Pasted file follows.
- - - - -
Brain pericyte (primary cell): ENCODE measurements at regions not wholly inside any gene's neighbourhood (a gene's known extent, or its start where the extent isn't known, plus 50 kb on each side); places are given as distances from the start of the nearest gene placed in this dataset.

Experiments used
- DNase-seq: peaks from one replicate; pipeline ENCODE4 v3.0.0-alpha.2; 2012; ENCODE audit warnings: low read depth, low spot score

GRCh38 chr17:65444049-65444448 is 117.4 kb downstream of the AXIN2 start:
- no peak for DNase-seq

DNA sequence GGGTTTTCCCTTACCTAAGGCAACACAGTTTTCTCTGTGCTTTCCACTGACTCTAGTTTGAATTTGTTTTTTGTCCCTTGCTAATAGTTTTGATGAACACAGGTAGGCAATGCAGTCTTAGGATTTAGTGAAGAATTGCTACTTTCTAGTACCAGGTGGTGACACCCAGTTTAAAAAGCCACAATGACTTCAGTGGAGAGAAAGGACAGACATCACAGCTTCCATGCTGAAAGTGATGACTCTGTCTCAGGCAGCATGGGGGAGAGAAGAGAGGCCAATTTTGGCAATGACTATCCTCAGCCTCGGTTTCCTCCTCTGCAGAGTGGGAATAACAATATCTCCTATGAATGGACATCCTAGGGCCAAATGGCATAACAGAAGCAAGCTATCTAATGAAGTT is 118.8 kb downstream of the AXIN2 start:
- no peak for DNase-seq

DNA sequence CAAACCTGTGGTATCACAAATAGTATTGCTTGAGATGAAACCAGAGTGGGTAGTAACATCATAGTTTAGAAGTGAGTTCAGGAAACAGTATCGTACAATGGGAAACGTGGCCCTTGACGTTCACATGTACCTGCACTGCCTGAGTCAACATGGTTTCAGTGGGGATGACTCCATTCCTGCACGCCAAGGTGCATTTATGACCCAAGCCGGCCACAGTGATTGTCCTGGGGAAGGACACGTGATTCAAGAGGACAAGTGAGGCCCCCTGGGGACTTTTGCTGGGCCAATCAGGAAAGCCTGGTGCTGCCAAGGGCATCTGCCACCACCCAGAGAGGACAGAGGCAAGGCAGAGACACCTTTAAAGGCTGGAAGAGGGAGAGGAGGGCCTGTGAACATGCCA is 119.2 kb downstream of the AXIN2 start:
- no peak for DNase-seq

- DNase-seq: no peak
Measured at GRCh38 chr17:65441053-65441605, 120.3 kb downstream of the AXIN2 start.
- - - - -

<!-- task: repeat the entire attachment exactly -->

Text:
Brain pericyte (primary cell): ENCODE measurements at regions not wholly inside any gene's neighbourhood (a gene's known extent, or its start where the extent isn't known, plus 50 kb on each side); places are given as distances from the start of the nearest gene placed in this dataset.

Experiments used
- DNase-seq: peaks from one replicate; pipeline ENCODE4 v3.0.0-alpha.2; 2012; ENCODE audit warnings: low read depth, low spot score

GRCh38 chr17:65444049-65444448 is 117.4 kb downstream of the AXIN2 start:
- no peak for DNase-seq

DNA sequence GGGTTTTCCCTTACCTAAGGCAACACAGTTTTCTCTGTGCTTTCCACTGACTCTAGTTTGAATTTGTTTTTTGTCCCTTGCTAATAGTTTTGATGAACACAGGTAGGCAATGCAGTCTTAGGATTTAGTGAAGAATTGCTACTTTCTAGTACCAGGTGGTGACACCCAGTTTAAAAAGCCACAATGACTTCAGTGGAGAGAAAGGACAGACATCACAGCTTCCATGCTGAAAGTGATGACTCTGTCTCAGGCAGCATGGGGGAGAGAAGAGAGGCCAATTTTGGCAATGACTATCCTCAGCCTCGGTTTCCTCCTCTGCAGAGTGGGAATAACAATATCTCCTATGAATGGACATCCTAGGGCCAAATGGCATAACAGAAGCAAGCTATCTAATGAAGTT is 118.8 kb downstream of the AXIN2 start:
- no peak for DNase-seq

DNA sequence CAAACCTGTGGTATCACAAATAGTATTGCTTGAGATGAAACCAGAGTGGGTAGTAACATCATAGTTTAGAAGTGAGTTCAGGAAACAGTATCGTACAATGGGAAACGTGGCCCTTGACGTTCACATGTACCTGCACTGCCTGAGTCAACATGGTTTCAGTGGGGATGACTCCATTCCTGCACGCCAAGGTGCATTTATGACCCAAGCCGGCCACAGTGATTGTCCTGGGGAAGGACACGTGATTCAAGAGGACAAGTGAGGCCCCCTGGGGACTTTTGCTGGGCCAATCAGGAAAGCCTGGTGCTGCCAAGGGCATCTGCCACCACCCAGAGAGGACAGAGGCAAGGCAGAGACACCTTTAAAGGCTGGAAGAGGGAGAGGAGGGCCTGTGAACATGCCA is 119.2 kb downstream of the AXIN2 start:
- no peak for DNase-seq

- DNase-seq: no peak
Measured at GRCh38 chr17:65441053-65441605, 120.3 kb downstream of the AXIN2 start.